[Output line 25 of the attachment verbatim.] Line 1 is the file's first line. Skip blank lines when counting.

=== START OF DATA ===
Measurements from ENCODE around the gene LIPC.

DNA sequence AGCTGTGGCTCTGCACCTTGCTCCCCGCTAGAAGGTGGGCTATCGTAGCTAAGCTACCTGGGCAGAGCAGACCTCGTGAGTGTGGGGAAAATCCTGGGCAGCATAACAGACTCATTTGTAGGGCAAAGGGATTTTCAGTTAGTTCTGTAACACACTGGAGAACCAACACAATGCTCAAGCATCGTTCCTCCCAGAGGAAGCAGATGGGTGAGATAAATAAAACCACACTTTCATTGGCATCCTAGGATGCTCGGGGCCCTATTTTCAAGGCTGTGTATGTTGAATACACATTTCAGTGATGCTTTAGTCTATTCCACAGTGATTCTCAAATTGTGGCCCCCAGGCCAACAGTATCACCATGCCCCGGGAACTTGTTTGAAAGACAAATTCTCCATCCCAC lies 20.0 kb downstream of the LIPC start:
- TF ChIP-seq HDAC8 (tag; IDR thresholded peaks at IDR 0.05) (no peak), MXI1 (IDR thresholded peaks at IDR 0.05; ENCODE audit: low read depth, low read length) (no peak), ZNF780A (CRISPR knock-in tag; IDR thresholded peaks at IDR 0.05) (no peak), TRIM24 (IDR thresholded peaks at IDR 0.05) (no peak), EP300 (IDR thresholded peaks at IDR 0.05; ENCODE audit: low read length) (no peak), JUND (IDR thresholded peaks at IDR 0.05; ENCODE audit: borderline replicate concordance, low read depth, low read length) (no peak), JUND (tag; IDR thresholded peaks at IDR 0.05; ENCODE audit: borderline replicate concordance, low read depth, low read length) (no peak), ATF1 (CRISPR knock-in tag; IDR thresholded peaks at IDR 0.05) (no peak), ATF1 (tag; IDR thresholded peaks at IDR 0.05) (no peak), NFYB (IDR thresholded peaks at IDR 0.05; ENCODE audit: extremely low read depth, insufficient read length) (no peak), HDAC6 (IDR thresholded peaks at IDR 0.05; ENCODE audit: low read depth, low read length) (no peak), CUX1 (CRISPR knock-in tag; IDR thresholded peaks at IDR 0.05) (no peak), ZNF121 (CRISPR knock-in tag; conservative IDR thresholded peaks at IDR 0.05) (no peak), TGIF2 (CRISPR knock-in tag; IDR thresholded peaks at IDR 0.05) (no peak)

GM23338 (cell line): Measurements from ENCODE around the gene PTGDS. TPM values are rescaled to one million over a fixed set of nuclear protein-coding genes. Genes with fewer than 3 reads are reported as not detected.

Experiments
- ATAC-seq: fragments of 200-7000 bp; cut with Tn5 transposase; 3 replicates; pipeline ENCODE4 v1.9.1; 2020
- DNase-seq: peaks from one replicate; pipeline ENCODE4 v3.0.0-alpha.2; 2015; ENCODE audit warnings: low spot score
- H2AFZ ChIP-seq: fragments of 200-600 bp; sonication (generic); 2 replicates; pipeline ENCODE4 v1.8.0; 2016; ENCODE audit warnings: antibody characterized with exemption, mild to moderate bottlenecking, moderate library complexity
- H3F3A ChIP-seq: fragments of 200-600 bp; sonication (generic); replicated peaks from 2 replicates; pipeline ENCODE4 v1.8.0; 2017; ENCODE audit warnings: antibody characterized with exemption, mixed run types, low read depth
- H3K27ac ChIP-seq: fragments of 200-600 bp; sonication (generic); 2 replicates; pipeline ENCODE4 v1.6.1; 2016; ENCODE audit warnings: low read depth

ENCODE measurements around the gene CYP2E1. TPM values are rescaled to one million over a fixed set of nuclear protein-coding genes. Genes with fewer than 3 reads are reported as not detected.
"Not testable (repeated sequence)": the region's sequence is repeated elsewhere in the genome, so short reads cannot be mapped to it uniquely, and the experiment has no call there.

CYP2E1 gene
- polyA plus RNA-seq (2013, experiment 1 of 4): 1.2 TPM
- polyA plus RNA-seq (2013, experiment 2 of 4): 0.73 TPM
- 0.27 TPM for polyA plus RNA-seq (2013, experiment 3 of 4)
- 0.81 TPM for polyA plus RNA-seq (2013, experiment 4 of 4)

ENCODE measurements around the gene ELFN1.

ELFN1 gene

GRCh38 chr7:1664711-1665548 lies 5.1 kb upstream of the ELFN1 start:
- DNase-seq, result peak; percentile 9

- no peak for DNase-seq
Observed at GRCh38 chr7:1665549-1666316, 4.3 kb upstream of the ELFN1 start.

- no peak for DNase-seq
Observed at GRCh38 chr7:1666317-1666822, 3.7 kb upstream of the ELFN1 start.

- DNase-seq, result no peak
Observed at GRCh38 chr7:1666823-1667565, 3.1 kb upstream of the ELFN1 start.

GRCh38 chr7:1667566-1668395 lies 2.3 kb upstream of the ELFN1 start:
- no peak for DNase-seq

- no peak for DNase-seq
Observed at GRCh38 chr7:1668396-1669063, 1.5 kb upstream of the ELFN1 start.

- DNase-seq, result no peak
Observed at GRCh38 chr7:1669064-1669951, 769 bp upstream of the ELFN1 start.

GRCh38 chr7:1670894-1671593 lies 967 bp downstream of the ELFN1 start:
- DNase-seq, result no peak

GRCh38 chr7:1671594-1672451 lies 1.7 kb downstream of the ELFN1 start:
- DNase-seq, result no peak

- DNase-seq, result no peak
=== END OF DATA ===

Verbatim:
Observed at GRCh38 chr7:1666317-1666822, 3.7 kb upstream of the ELFN1 start.